‘We vote to crash this meeting, Madam Secretary,’ the Chairperson in charge of a company meeting I attended last week announced. ‘You have to advise us on how to treat this issue of Oturo’s shares since he is deceased.’
“Shares” is a broad topic.
It cannot be exhausted in this brief article. Therefore, the reader is advised to seek legal counsel on this area of business law. However, the following extract can give a succinct response to the inquisitor.
In most cases, shares are under the control of the Board of Directors. The allotment of these shares may be subject to certain regulations as the Company wills but definitely upon approval by the Board.
Shares are direct security for a Company. In essence, they are its assets.
They can be sold, transferred, classified, allotted, etc., following Company wishes as long as such move is subject to the articles of association of the Company or the law of the jurisdiction in which the Company holds legitimacy.
Every person who purchases shares of any Company becomes entitled to certification (presently, companies issue electronic certification). The certificate identifies the particulars of the holder (“shareholder”), the class of shares and whether the shares are paid up or otherwise.
The Company can vote to not use its funds to purchase shares whether directly or indirectly. This is a good move. It saves the Company from fraudulent trading and any form of suspicions of money laundering.
On deceased shareholders
One principle of shares dictates that shares are the property of the holder and can be treated by him/her/it as he/she/it wishes as long as the transaction follows the procedure established by the law affecting the Company.
Another principle is that shares are transferrable. The element of transferability does not differ from transfer of any other property.
While a shareholder is alive, he/she/it can transfer, sell or alter the classification of the shares held by applying to the Board of Directors and the transaction will be dealt with according to the memorandum and articles of association. Safe to say, the physical presence of the shareholder eases the issue of alteration of shares held.
When the shareholder is deceased, the practicality of share alteration will follow specific procedures to ensure that the actors are not tampering with the property of the deceased (which is a criminal offence in most countries).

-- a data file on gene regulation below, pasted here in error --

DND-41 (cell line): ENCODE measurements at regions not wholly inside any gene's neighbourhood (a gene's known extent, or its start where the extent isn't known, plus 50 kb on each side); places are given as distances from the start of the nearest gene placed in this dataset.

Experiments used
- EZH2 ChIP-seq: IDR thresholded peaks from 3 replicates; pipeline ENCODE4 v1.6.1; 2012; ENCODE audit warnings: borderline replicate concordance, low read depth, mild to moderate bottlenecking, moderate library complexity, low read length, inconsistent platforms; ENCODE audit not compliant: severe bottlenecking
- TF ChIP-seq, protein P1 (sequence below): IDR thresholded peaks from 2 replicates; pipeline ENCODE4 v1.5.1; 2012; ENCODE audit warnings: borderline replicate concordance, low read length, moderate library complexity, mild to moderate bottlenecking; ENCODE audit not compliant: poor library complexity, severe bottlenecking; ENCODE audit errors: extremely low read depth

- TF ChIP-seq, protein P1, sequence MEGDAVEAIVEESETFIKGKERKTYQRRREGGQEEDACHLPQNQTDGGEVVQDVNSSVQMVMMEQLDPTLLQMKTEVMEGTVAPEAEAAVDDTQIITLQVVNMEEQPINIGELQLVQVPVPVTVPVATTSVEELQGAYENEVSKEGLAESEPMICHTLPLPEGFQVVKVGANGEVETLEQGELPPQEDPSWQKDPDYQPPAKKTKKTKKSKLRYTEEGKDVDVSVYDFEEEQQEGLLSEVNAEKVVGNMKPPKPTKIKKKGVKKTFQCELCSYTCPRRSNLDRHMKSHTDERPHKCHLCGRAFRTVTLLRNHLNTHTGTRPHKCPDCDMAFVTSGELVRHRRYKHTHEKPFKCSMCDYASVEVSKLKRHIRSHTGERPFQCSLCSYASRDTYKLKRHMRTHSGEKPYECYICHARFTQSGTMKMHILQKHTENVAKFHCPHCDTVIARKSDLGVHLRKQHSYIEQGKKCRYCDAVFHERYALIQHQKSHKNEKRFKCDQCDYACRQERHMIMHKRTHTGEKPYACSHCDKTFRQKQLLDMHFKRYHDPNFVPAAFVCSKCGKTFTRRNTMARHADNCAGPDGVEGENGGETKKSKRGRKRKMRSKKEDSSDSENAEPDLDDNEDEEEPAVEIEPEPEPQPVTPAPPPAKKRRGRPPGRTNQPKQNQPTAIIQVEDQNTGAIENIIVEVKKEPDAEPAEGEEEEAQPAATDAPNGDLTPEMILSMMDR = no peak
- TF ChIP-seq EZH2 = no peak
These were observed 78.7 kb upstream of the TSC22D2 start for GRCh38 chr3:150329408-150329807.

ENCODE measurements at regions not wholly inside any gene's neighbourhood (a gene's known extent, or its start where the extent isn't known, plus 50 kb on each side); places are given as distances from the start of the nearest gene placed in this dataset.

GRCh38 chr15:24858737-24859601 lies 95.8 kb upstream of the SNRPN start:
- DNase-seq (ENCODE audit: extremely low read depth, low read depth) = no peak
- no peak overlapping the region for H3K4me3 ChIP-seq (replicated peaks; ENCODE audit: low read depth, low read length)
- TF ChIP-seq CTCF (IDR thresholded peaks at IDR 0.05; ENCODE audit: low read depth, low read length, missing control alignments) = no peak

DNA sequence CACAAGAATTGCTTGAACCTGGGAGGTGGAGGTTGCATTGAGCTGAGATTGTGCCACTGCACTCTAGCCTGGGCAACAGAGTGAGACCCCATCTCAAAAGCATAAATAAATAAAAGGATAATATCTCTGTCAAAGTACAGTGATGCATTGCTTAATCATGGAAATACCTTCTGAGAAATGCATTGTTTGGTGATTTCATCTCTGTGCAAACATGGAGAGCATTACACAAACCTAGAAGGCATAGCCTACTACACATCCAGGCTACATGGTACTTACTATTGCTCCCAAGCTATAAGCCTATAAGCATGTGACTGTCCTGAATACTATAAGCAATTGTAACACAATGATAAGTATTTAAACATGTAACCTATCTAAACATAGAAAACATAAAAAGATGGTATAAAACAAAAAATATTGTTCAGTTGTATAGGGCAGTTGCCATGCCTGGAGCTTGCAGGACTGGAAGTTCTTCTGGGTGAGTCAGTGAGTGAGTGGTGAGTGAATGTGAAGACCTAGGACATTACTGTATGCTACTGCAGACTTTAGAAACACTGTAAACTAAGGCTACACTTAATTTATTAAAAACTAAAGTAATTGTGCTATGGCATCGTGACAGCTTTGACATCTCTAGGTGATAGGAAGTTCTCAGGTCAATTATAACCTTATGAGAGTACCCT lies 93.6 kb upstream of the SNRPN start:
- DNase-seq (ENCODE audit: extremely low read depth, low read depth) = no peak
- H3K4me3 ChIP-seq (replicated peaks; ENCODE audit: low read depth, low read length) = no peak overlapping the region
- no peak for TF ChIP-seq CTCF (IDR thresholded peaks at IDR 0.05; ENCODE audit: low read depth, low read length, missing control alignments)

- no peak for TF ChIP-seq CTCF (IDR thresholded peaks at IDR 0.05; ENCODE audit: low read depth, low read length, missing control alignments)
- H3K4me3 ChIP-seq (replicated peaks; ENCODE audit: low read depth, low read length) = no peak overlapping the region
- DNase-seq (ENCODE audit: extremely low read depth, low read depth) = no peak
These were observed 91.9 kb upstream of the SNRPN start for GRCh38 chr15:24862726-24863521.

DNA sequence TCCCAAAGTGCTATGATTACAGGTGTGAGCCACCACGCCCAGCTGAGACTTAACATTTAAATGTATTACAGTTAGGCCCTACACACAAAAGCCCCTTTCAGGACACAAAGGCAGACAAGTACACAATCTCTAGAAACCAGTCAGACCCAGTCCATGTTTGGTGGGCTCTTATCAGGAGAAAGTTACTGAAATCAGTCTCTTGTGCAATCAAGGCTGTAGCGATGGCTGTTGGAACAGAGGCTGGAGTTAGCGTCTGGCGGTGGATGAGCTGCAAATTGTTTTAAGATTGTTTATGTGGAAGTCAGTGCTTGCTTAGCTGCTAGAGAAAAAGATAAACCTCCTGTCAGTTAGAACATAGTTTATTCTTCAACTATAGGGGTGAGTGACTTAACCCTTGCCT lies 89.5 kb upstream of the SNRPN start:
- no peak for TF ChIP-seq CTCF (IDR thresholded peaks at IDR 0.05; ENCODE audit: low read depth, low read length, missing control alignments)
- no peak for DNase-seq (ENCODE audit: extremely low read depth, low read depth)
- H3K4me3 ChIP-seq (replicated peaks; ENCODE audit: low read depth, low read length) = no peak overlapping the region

That is why the Registrar of Companies will require formal Letters of Probate or Letters of Administration from the claimant (the person applying to alter the deceased’s shareholding).
Similarly, a Company is ‘deceased’ if it is dissolved. If it held shares in another company (it would have been a company shareholder); and its dissolution means that it ceases to carry on its duties as a company shareholder. Therefore, its receivers or other directors responsible for concluding its dissolution will apply to the company where it held shares, inform the former of the its dissolution and vote to transfer, sell or alter its shares. It can use the proceeds to settle its creditors, if any.
A deceased shareholder acts upon his/her/its shares through an administrator, assignee (if the Company articles of association allow for assignment of shares), trustee or donee or any other third party with authority to act as if it is the deceased acting on the shareholding issue. Most jurisdictions require that proper Letters of Probate or Administration form part of the documentation proving representation of the deceased.
Upon receipt of legitimate documentation proving that any of the above persons is allowed to act on behalf of the deceased, the Company will then draw up a Resolution. In this Resolution, it informs the Registrar of Companies about the demise of the shareholder, the appointment of the deceased’s representative etc. and request the Registrar to honour any document where the representative will be signing in that capacity.
Sometimes, the representative may offer the shares for sale; he/she/it must follow the procedure in the articles of association and upon approval by the Board of Directors.
With a representative, a deceased’s shareholding is safe. This does not meant that the deceased loses his/her/its shares upon death. Representatives simply continue the shareholding as if the previous shareholder is alive but are allowed to trade the shares so long as they act within the articles of association.
NB: Company articles of association dictate how shares are to be handled. They must be consulted whenever an issue on shares arises. Away from that and the Company will be in legal trouble.
Also Note: This article is not intended to give legal advice to any party but is for educational purposes. All legal queries can be answered on a case by case basis by a lawyer in the company’s jurisdiction.
BY ATUHAIRWE AGRACE
This article appears in our digital law newsletter, The Deuteronomy Vol 6, Issue 5 of June 30th, 2017
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